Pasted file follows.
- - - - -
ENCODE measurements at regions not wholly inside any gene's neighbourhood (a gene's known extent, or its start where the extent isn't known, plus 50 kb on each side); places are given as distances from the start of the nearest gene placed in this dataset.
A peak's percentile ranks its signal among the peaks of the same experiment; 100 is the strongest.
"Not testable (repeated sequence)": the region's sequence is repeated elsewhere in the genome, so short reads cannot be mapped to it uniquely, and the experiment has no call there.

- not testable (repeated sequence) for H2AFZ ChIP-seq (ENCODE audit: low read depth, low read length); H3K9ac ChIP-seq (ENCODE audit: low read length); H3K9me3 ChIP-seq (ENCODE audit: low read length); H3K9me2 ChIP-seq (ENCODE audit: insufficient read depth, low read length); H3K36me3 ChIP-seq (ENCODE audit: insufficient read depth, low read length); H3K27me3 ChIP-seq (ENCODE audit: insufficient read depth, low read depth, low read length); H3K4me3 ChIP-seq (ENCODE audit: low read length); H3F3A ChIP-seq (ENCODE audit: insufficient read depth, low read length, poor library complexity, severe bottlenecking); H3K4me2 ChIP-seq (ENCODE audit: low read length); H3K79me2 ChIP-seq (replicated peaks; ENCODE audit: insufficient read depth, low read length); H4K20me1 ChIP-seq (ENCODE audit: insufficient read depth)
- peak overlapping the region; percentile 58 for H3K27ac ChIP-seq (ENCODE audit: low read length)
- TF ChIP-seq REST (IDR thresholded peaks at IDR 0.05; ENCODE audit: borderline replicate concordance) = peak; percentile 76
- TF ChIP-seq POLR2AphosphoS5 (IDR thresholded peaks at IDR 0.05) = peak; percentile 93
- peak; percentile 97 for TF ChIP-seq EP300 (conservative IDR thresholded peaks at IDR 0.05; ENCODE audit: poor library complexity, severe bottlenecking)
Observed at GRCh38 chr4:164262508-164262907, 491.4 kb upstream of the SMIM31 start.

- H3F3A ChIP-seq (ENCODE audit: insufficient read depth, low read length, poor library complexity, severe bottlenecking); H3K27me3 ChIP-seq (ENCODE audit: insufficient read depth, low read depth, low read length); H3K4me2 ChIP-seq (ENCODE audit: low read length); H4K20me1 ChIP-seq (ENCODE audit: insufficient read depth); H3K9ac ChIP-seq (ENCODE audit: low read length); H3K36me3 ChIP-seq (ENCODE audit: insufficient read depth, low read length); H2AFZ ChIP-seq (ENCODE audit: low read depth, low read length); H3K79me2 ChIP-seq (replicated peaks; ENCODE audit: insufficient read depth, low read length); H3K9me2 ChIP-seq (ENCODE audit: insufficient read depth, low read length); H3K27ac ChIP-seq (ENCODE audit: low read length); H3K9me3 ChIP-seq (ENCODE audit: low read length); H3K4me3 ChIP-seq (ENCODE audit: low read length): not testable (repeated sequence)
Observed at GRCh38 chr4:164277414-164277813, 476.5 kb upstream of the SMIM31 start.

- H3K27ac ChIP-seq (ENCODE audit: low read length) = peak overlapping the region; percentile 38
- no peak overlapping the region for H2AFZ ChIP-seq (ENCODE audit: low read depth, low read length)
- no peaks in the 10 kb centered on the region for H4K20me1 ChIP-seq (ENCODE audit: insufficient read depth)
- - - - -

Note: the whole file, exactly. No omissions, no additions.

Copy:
ENCODE measurements at regions not wholly inside any gene's neighbourhood (a gene's known extent, or its start where the extent isn't known, plus 50 kb on each side); places are given as distances from the start of the nearest gene placed in this dataset.
A peak's percentile ranks its signal among the peaks of the same experiment; 100 is the strongest.
"Not testable (repeated sequence)": the region's sequence is repeated elsewhere in the genome, so short reads cannot be mapped to it uniquely, and the experiment has no call there.

- not testable (repeated sequence) for H2AFZ ChIP-seq (ENCODE audit: low read depth, low read length); H3K9ac ChIP-seq (ENCODE audit: low read length); H3K9me3 ChIP-seq (ENCODE audit: low read length); H3K9me2 ChIP-seq (ENCODE audit: insufficient read depth, low read length); H3K36me3 ChIP-seq (ENCODE audit: insufficient read depth, low read length); H3K27me3 ChIP-seq (ENCODE audit: insufficient read depth, low read depth, low read length); H3K4me3 ChIP-seq (ENCODE audit: low read length); H3F3A ChIP-seq (ENCODE audit: insufficient read depth, low read length, poor library complexity, severe bottlenecking); H3K4me2 ChIP-seq (ENCODE audit: low read length); H3K79me2 ChIP-seq (replicated peaks; ENCODE audit: insufficient read depth, low read length); H4K20me1 ChIP-seq (ENCODE audit: insufficient read depth)
- peak overlapping the region; percentile 58 for H3K27ac ChIP-seq (ENCODE audit: low read length)
- TF ChIP-seq REST (IDR thresholded peaks at IDR 0.05; ENCODE audit: borderline replicate concordance) = peak; percentile 76
- TF ChIP-seq POLR2AphosphoS5 (IDR thresholded peaks at IDR 0.05) = peak; percentile 93
- peak; percentile 97 for TF ChIP-seq EP300 (conservative IDR thresholded peaks at IDR 0.05; ENCODE audit: poor library complexity, severe bottlenecking)
Observed at GRCh38 chr4:164262508-164262907, 491.4 kb upstream of the SMIM31 start.

- H3F3A ChIP-seq (ENCODE audit: insufficient read depth, low read length, poor library complexity, severe bottlenecking); H3K27me3 ChIP-seq (ENCODE audit: insufficient read depth, low read depth, low read length); H3K4me2 ChIP-seq (ENCODE audit: low read length); H4K20me1 ChIP-seq (ENCODE audit: insufficient read depth); H3K9ac ChIP-seq (ENCODE audit: low read length); H3K36me3 ChIP-seq (ENCODE audit: insufficient read depth, low read length); H2AFZ ChIP-seq (ENCODE audit: low read depth, low read length); H3K79me2 ChIP-seq (replicated peaks; ENCODE audit: insufficient read depth, low read length); H3K9me2 ChIP-seq (ENCODE audit: insufficient read depth, low read length); H3K27ac ChIP-seq (ENCODE audit: low read length); H3K9me3 ChIP-seq (ENCODE audit: low read length); H3K4me3 ChIP-seq (ENCODE audit: low read length): not testable (repeated sequence)
Observed at GRCh38 chr4:164277414-164277813, 476.5 kb upstream of the SMIM31 start.

- H3K27ac ChIP-seq (ENCODE audit: low read length) = peak overlapping the region; percentile 38
- no peak overlapping the region for H2AFZ ChIP-seq (ENCODE audit: low read depth, low read length)
- no peaks in the 10 kb centered on the region for H4K20me1 ChIP-seq (ENCODE audit: insufficient read depth)